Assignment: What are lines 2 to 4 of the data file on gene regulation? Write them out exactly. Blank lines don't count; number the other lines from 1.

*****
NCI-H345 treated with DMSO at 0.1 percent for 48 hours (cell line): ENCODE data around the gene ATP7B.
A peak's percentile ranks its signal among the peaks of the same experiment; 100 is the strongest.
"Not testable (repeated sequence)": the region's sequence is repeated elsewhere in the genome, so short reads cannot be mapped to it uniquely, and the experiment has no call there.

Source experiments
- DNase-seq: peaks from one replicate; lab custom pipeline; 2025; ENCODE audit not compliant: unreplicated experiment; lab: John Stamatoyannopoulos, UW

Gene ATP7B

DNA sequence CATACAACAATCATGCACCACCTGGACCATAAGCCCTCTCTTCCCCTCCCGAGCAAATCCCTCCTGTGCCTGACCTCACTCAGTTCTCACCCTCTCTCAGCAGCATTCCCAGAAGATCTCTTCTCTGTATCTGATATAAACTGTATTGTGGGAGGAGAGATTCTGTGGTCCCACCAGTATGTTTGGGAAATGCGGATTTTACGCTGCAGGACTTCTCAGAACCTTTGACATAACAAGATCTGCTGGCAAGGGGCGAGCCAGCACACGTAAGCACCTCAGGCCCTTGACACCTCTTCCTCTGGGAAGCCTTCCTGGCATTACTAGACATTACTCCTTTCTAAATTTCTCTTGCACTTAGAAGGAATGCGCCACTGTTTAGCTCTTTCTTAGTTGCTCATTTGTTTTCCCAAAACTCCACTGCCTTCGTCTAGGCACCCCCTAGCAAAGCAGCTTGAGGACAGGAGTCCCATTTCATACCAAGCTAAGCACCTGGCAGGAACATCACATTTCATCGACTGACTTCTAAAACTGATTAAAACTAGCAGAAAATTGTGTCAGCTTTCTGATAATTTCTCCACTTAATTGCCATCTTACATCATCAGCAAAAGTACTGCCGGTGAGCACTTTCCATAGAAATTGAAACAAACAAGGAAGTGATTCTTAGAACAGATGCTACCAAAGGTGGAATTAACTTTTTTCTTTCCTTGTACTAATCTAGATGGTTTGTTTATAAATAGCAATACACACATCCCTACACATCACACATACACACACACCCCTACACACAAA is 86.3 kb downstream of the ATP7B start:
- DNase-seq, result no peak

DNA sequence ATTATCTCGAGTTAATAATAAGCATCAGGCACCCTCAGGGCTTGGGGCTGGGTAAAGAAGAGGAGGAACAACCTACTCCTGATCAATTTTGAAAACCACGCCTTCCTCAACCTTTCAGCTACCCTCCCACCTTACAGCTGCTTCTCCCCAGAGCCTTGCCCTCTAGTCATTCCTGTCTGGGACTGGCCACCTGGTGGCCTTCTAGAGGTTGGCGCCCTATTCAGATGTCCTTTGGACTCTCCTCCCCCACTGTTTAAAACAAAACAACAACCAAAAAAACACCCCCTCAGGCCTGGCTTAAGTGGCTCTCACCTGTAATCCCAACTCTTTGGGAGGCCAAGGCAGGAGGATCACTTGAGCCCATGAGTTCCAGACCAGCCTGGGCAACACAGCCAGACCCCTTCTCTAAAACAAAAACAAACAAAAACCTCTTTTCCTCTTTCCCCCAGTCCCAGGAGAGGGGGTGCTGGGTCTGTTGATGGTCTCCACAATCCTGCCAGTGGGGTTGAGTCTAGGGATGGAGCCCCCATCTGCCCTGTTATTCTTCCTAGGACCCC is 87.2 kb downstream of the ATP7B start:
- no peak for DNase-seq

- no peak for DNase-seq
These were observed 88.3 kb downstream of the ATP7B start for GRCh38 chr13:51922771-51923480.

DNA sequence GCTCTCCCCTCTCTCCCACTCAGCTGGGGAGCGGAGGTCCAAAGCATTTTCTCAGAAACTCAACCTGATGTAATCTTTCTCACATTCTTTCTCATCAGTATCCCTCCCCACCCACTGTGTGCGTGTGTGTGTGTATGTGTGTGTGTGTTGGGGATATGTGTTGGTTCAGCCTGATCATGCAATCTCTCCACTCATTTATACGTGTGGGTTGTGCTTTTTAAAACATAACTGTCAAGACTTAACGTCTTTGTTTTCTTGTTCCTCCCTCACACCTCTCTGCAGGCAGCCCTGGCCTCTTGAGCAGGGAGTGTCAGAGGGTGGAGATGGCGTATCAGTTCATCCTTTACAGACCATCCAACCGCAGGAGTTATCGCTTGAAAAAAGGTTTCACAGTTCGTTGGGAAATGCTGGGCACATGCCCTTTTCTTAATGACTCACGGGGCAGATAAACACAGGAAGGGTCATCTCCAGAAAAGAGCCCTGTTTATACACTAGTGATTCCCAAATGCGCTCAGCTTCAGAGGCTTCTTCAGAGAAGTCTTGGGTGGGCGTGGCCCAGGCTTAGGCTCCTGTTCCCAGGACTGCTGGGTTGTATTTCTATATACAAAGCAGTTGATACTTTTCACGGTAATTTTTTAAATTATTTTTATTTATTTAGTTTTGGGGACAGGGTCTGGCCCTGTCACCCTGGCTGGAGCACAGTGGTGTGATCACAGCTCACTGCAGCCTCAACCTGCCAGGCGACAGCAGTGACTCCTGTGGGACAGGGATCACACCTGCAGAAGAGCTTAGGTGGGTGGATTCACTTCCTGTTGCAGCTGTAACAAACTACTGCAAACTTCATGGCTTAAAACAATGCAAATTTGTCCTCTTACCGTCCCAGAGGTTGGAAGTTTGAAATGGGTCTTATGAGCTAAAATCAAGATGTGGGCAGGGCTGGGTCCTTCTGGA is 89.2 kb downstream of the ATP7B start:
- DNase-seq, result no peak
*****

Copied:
A peak's percentile ranks its signal among the peaks of the same experiment; 100 is the strongest.
"Not testable (repeated sequence)": the region's sequence is repeated elsewhere in the genome, so short reads cannot be mapped to it uniquely, and the experiment has no call there.

Source experiments